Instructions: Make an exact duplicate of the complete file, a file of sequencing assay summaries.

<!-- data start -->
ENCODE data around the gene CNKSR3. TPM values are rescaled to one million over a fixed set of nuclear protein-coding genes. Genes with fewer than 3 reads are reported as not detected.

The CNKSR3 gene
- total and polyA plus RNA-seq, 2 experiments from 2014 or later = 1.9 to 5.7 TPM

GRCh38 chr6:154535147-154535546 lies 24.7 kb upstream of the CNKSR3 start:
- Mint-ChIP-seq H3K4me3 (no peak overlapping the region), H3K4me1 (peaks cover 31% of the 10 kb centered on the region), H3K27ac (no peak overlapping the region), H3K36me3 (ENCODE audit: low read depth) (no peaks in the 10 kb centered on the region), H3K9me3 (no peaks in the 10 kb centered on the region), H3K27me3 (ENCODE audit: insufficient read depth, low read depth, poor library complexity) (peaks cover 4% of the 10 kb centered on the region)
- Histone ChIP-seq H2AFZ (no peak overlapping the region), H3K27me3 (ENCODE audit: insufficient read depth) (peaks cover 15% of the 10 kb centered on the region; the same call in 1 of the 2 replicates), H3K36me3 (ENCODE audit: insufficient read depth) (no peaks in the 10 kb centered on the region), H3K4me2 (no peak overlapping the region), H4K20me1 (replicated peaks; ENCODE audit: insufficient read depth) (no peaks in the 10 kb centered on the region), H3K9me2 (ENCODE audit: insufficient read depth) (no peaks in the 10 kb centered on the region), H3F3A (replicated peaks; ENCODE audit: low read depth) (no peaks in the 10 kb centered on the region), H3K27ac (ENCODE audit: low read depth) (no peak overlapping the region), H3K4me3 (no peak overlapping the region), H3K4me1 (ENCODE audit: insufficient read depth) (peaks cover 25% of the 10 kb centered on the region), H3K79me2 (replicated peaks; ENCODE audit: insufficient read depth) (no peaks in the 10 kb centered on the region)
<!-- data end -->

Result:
ENCODE data around the gene CNKSR3. TPM values are rescaled to one million over a fixed set of nuclear protein-coding genes. Genes with fewer than 3 reads are reported as not detected.

The CNKSR3 gene
- total and polyA plus RNA-seq, 2 experiments from 2014 or later = 1.9 to 5.7 TPM

GRCh38 chr6:154535147-154535546 lies 24.7 kb upstream of the CNKSR3 start:
- Mint-ChIP-seq H3K4me3 (no peak overlapping the region), H3K4me1 (peaks cover 31% of the 10 kb centered on the region), H3K27ac (no peak overlapping the region), H3K36me3 (ENCODE audit: low read depth) (no peaks in the 10 kb centered on the region), H3K9me3 (no peaks in the 10 kb centered on the region), H3K27me3 (ENCODE audit: insufficient read depth, low read depth, poor library complexity) (peaks cover 4% of the 10 kb centered on the region)
- Histone ChIP-seq H2AFZ (no peak overlapping the region), H3K27me3 (ENCODE audit: insufficient read depth) (peaks cover 15% of the 10 kb centered on the region; the same call in 1 of the 2 replicates), H3K36me3 (ENCODE audit: insufficient read depth) (no peaks in the 10 kb centered on the region), H3K4me2 (no peak overlapping the region), H4K20me1 (replicated peaks; ENCODE audit: insufficient read depth) (no peaks in the 10 kb centered on the region), H3K9me2 (ENCODE audit: insufficient read depth) (no peaks in the 10 kb centered on the region), H3F3A (replicated peaks; ENCODE audit: low read depth) (no peaks in the 10 kb centered on the region), H3K27ac (ENCODE audit: low read depth) (no peak overlapping the region), H3K4me3 (no peak overlapping the region), H3K4me1 (ENCODE audit: insufficient read depth) (peaks cover 25% of the 10 kb centered on the region), H3K79me2 (replicated peaks; ENCODE audit: insufficient read depth) (no peaks in the 10 kb centered on the region)